August 6, 2008

Don't rush it



I'm a fast-talker. It would be easy for me to cram ten times more information into my presentations, because I could race through it all in record time! I have to consciously make myself speak slower when I'm presenting.

When you race through your presentation, it's overwhelming to the audience. They miss key points, they misunderstand your words, and they are unable to process everything you've said before you move on to your next idea.

Unfortunately, fast-talking is a common symptom of nervousness, yet nervousness itself makes a speaker want to go faster, just to get the presentation over with. It's a vicious circle.

But slowing down doesn't just benefit the audience; it also benefits the speaker.

Slowing down allows you to breathe. When you breathe, you send more oxygen to your brain, you support your voice, and you calm yourself down.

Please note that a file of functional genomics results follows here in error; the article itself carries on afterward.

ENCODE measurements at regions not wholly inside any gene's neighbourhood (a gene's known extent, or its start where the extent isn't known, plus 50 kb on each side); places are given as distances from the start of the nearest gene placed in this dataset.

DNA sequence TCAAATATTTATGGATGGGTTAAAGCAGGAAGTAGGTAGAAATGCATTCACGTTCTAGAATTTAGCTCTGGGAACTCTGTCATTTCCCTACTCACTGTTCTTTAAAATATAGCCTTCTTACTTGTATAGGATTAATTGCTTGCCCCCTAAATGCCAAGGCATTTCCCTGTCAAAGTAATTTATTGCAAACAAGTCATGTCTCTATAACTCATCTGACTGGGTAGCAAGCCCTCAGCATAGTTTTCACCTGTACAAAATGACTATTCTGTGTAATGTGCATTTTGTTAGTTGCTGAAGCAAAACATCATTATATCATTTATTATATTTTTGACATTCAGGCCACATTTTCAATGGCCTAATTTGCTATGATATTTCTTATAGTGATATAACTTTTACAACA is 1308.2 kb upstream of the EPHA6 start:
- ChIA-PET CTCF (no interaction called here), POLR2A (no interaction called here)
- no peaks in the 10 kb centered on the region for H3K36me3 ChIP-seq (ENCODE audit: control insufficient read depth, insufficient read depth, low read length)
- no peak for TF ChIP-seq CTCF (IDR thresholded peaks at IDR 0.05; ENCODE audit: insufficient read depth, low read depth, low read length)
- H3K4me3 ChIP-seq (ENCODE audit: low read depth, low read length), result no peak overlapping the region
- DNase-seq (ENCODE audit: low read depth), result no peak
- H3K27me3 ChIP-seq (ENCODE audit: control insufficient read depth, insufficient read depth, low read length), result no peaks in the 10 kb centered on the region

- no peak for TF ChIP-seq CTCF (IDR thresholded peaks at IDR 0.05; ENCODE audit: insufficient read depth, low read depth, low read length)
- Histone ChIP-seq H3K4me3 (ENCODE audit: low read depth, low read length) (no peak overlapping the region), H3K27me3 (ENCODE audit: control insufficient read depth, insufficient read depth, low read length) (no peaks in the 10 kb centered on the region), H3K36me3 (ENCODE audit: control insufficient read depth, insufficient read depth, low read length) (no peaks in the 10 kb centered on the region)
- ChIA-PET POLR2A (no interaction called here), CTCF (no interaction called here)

Slowing down allows you to hear yourself talking. When you can hear yourself talking, you're less likely to get ahead of yourself, lose your place or forget your next point.

Slowing down forces you to be concise with your material. You'll have to leave out all the extraneous and non-critical content and just focus on the most meaningful aspects of your message.

Next time you speak, make a conscious effort to slow down. You don't have to talk to your audience as though they are five-year-olds, but do consider your pace while practicing and make time to breathe and think!

Are you a fast-talker?

2 comments. Please add yours! :

Tony said...

Lisa. This is such a good reminder. My wife helps me remember this from time to time. I think fast talkers make the audience feel rushed and not able to settle in and hear at a reasonable pace. Great post. Great reminder. As usual!

Lisa Braithwaite said...

Thanks, Tony. We all need these reminders from time to time!

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